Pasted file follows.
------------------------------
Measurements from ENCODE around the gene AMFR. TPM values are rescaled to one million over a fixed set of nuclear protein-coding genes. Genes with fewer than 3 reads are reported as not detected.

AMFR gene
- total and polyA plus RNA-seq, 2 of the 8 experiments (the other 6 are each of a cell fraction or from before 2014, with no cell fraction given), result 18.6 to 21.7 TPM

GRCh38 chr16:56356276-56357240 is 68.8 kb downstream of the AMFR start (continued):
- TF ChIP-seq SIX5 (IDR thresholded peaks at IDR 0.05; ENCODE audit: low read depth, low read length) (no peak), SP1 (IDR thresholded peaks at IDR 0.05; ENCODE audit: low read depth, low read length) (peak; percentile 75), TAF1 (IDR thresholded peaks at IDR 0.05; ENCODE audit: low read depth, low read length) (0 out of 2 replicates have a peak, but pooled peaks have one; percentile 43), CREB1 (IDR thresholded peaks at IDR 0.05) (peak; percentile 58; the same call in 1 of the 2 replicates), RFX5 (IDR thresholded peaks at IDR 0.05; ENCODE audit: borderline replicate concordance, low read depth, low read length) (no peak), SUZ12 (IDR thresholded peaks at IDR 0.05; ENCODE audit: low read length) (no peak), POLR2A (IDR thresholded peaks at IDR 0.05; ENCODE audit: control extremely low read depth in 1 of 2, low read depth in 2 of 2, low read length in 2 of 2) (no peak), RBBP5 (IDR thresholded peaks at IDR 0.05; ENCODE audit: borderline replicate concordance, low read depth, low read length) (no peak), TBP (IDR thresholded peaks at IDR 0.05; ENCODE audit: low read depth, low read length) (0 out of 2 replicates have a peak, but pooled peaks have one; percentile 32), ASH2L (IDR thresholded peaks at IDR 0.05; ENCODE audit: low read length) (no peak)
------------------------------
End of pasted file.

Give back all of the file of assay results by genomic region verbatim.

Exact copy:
Measurements from ENCODE around the gene AMFR. TPM values are rescaled to one million over a fixed set of nuclear protein-coding genes. Genes with fewer than 3 reads are reported as not detected.

AMFR gene
- total and polyA plus RNA-seq, 2 of the 8 experiments (the other 6 are each of a cell fraction or from before 2014, with no cell fraction given), result 18.6 to 21.7 TPM

GRCh38 chr16:56356276-56357240 is 68.8 kb downstream of the AMFR start (continued):
- TF ChIP-seq SIX5 (IDR thresholded peaks at IDR 0.05; ENCODE audit: low read depth, low read length) (no peak), SP1 (IDR thresholded peaks at IDR 0.05; ENCODE audit: low read depth, low read length) (peak; percentile 75), TAF1 (IDR thresholded peaks at IDR 0.05; ENCODE audit: low read depth, low read length) (0 out of 2 replicates have a peak, but pooled peaks have one; percentile 43), CREB1 (IDR thresholded peaks at IDR 0.05) (peak; percentile 58; the same call in 1 of the 2 replicates), RFX5 (IDR thresholded peaks at IDR 0.05; ENCODE audit: borderline replicate concordance, low read depth, low read length) (no peak), SUZ12 (IDR thresholded peaks at IDR 0.05; ENCODE audit: low read length) (no peak), POLR2A (IDR thresholded peaks at IDR 0.05; ENCODE audit: control extremely low read depth in 1 of 2, low read depth in 2 of 2, low read length in 2 of 2) (no peak), RBBP5 (IDR thresholded peaks at IDR 0.05; ENCODE audit: borderline replicate concordance, low read depth, low read length) (no peak), TBP (IDR thresholded peaks at IDR 0.05; ENCODE audit: low read depth, low read length) (0 out of 2 replicates have a peak, but pooled peaks have one; percentile 32), ASH2L (IDR thresholded peaks at IDR 0.05; ENCODE audit: low read length) (no peak)